The construction that led to the litigation came about when L.A. Unified set out to speedily solve one of its long-standing problems.
For decades, many school cafeterias hadn’t been able to meet demand efficiently. Students waited in long lunch lines and ended up without enough time to eat. Many were skipping lunch altogether.
The new cafeterias allowed for multiple lines in which students could grab prepackaged offerings from cabinets that kept food hot or cold. They were not set up for cooking; food was prepared in central kitchens and then trucked to campuses.
To get the cafeterias ready quickly — and to try to save money — the district used what is known as job-order contracting. It was a first for California school districts, though it is not uncommon for government projects.
To be eligible for the cafeteria work, contractors had to agree to follow a catalog that set prices and the allowable amount of profit.
In L.A. Unified the maximum for a single job was set at $1 million.
The project launched in March 2008. Construction began within six months and all 64 cafeterias were finished by September 2009.
When the project began, the three contractors already were getting a lot of work in a $20-billion districtwide effort, begun in 1997, to build, repair and modernize campuses. F.H. Paschen and Torres, a company founded in 2001, each won about $120 million in contracts for projects across the school system, according to L.A. Unified. The contracts for MTM totaled $22.3 million.
The Cafe L.A. project seemed likely to open the door to more opportunities for these companies, including subsequent cafeteria makeovers — until the audits by the district’s inspector general. Auditors examined numerous companies’ job-order contracts for cafeteria work as well as other projects.
“Some of the job orders were overpriced and unreasonably priced, but still approved,” auditors wrote in a 2011 report. Twelve of 17 sample projects exceeded proper costs by 77% on average, they concluded.
In response, district officials made significant changes to the contracting program and decided to sue the three companies over the Cafe L.A. work.
In his 2014 ruling for the district, Judge Fruin noted L.A. Unified’s shortcomings, writing that F.H. Paschen “has plenty of ammunition for its arguments.”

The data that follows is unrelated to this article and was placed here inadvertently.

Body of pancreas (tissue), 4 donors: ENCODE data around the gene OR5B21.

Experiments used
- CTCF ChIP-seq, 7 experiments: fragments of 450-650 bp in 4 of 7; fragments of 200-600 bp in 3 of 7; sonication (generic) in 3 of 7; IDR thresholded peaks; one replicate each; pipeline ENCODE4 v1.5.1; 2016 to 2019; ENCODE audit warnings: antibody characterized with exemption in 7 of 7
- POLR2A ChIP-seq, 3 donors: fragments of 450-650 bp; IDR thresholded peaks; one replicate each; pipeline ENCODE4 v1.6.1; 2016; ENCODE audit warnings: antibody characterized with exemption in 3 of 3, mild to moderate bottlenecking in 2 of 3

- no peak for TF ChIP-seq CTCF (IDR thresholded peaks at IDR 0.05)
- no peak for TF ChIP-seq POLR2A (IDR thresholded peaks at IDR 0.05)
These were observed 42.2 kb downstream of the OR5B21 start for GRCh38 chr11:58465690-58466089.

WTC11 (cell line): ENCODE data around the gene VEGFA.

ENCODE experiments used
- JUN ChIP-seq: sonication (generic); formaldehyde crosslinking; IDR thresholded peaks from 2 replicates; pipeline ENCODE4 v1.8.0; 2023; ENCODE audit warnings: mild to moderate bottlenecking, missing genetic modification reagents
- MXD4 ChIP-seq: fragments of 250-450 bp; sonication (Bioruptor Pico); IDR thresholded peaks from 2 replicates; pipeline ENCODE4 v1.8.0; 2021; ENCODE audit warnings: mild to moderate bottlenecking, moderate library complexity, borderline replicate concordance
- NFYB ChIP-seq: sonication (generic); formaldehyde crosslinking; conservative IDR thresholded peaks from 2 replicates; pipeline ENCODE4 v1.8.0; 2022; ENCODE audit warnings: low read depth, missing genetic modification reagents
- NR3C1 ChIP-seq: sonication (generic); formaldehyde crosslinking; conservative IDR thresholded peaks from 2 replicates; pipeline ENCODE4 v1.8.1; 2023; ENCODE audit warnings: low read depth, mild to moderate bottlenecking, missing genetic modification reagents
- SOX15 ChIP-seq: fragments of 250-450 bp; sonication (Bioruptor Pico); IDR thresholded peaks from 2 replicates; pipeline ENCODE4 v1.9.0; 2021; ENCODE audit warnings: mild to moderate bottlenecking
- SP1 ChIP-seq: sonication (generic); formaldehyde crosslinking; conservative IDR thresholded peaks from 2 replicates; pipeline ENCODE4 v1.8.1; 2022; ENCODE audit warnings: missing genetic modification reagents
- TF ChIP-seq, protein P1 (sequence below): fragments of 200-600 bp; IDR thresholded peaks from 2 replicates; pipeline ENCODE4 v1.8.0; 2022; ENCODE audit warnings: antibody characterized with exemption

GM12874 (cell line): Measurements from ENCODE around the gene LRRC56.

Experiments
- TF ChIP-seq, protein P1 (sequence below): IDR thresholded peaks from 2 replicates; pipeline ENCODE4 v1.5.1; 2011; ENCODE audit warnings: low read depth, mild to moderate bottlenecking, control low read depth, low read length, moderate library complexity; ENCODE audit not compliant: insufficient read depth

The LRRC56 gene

An L.A. Unified representative, the judge said, had instructed F.H. Paschen to prepare a proposal that would “mirror” one made by Torres. Staff at the Chicago company took that to mean they should charge the higher prices that Torres was charging, their attorneys said.
In his ruling, Fruin quoted a company attorney, who said, “We manipulated the contract…. We freely admit that. … That is exactly what we were instructed to do [by L.A. Unified] and we did it.”
District managers also signed off on the completed work, and the district’s lawyers have not challenged its quality.
But Fruin concluded that the school system still had the right to seek remedies after the audit findings.
The inspector general for L.A. Unified, which oversaw the audits, evaluated the possibility of collusion between the companies and wrongdoing or negligence by L.A. Unified employees. But these investigations were either inconclusive or dropped.
“By the time this was discovered, most if not all of the district employees and consultants involved had moved on,” said Mark Miller, an L.A. Unified attorney. “I believe there was a reduction in force and there was no one left to discipline.”
Huff, representing L.A. Unified, said that the district’s oversight process ultimately worked.
“Just because a district employee or consultant misses something,” he said, “that doesn’t mean that the contractor gets to get away with it.”